• The Ewing Marion Kauffman Foundation has awarded Foundation Center an 18-month grant to develop and launch a nonprofit startup assessment tool. Scheduled for a formal unveiling in Q2 of 2019, this diagnostic tool will help individuals assess their readiness, capacity, and capability for starting a nonprofit prior to taking the leap.

Upcoming Conferences and Events

Our staff will be attending these upcoming events:

Services Spotlight

  • 212,203 new grants added to Foundation Maps in July, of which 20,162 grants were made to 3,122 organizations outside the U.S.
  • Did you know that in 2017, we reached a record of 9.5 million grants coded in Foundation Directory Online? Check out 2017 By the Numbers to learn more about what Foundation Center was up to last year!
  • Earlier this summer, we posted a survey to our GrantSpace community to gather feedback on how the re-launch of our website was received. Nearly 600 people responded. When asked about the greatest challenge they face, respondents said "finding grants for my nonprofit" (42 percent), "diversifying my funding sources" (15 percent), and "writing compelling proposals and fundraising pitches" (15 percent).
  • New data sharing partners: Australian Communities Foundation; Jack Brockhoff Foundation; Tim Fairfax Family Foundation; Foundation for Rural & Regional Renewal; John Villiers Trust; Myer Foundation; NAB Foundation; Grace S. and W. Linton Nelson Foundation; Irene W. and C.B. Pennington Foundation; James & Diana Ramsay Foundation; The Henry and Ruth Blaustein Rosenberg Foundation, Inc.; Trustee for the Bryan Foundation; and Wyatt Benevolent Institution (AKA Wyatt Trust). Tell your story through data so we can communicate philanthropy's contribution to making a better world — learn more about our eReporting program.

Data Spotlight

  • Total reported gifts received by the largest 100 community foundations have reached a new high for the third year in a row. Learn more at columbussurvey.cfinsights.org.
  • Recent research shows only 5 percent of foundation funding went to supporting the financial sustainability of civil society organizations in 6 researched countries.

If you found this update helpful, feel free to share it or shoot us an email! (And, I'm curious: did you read through to the end? If you did, tweet your favorite Foundation Center resource to @fdncenter with the hashtag #FCLove and you'll be entered to win some swag!) I'll be back next month with another update.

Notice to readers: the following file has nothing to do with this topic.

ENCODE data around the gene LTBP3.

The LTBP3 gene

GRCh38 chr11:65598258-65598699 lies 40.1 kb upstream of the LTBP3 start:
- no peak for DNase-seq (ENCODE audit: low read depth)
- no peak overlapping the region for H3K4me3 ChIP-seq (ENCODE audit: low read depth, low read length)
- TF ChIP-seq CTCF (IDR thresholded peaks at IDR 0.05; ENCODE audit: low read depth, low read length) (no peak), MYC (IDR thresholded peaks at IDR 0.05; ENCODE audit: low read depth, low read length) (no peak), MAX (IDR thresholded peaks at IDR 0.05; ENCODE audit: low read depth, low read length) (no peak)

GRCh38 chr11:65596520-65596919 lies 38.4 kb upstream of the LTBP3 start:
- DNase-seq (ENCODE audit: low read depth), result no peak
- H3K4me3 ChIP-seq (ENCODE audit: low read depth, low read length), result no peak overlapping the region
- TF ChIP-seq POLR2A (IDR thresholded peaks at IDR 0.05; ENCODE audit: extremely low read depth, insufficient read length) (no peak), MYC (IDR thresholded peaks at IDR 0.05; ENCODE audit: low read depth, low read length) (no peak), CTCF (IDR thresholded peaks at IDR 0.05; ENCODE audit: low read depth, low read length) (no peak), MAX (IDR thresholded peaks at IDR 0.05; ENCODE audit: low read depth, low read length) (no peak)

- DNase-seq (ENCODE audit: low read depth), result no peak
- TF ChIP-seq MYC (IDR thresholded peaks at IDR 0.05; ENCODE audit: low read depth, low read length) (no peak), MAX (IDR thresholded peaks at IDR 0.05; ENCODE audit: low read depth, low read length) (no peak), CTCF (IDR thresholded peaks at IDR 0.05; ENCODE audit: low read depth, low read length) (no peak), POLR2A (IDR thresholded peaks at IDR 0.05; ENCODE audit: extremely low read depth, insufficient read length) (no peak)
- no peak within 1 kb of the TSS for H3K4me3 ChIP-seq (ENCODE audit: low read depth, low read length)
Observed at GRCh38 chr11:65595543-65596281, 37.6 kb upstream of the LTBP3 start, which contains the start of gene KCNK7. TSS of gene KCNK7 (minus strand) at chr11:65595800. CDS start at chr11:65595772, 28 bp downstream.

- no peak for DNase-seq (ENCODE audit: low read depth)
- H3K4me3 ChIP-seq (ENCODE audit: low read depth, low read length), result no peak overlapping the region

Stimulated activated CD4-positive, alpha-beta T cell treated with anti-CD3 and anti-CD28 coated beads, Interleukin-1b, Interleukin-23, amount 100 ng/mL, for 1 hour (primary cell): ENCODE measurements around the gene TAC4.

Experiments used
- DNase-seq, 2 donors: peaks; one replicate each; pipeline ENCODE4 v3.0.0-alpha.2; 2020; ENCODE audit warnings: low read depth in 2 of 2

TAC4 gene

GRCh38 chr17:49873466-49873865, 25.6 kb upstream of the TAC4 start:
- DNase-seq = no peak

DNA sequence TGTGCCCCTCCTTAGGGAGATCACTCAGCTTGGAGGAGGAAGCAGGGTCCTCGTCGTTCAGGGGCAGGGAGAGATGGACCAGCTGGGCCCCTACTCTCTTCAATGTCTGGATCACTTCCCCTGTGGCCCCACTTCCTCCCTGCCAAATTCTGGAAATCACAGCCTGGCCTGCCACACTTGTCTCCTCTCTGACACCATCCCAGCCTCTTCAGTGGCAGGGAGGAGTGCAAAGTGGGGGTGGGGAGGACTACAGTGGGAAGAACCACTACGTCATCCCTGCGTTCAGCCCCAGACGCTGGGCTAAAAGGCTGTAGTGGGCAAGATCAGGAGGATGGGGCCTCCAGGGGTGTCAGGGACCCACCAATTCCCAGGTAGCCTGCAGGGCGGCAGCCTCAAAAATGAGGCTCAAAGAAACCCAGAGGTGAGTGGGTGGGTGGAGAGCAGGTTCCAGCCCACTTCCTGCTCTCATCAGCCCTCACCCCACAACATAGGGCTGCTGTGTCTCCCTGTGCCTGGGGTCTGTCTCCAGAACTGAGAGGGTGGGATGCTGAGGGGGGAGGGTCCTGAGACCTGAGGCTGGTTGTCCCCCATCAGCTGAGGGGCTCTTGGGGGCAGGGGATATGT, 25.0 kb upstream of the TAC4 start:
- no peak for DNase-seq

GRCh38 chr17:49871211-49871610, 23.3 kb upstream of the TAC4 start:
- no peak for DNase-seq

Jen Bokoff is director of stakeholder engagement at Foundation Center.

It's Time to Invest in Youth Power

August 16, 2018

Youth_power_summitRecent opinion polls show that young people across the country are deeply dissatisfied with the nation's elected leaders and eager to see government pursue progressive policies on issues ranging from gun violence, to sexual assault prevention, to immigration. Young people also are registering to vote in record numbers, creating new hope that change may be at hand.

But whether this surge in interest and engagement among the nation's young people turns into a surge in advocacy and activism — and actual voting — is far from a slam dunk. There is an urgent need and opportunity for philanthropy to invest in efforts to organize and inspire young people, including young people of color, so they can become the transformational force we need in our communities and our country. 

The California Funders for Boys and Men of Color, a group of foundation CEOs dedicated to improving outcomes for boys and men of color through systems change, are supporting one such effort. This August, hundreds of youth advocates of color from across California gathered in Sacramento for four days of learning and advocacy during the Youth Power Summit, where participants had the opportunity to speak directly with candidates for California's superintendent of public instruction, among others. 

The young people who gathered at the summit are leading campaigns for racial and economic justice across the state — fighting for quality schools, an end to youth incarceration, immigrant rights, a healthy environment, healthier communities, and more. Organized by the Alliance for Boys and Men of Color and PolicyLink, the summit gave them an opportunity to bring their diverse movements together and build their power, leadership, and voice. One of the highlights was a rally on the steps of the state Capitol, where participants shared their vision for a more just and equitable future — a future that includes police accountability, sentencing reform, workforce opportunities, and trauma recovery services.

Continue reading »

Small Charities Are Being Left Behind by Big Data for Social Good Initiatives

August 10, 2018

Big-Data-webData has the potential to help nonprofit organizations work at a scale larger than ever before and to solve problems more efficiently and effectively. Data can help organizations improve their monitoring and evaluation, determine where the biggest problems lie and where the most value can be added, influence policy through evidence, increase their reach, and enhance their fundraising capabilities.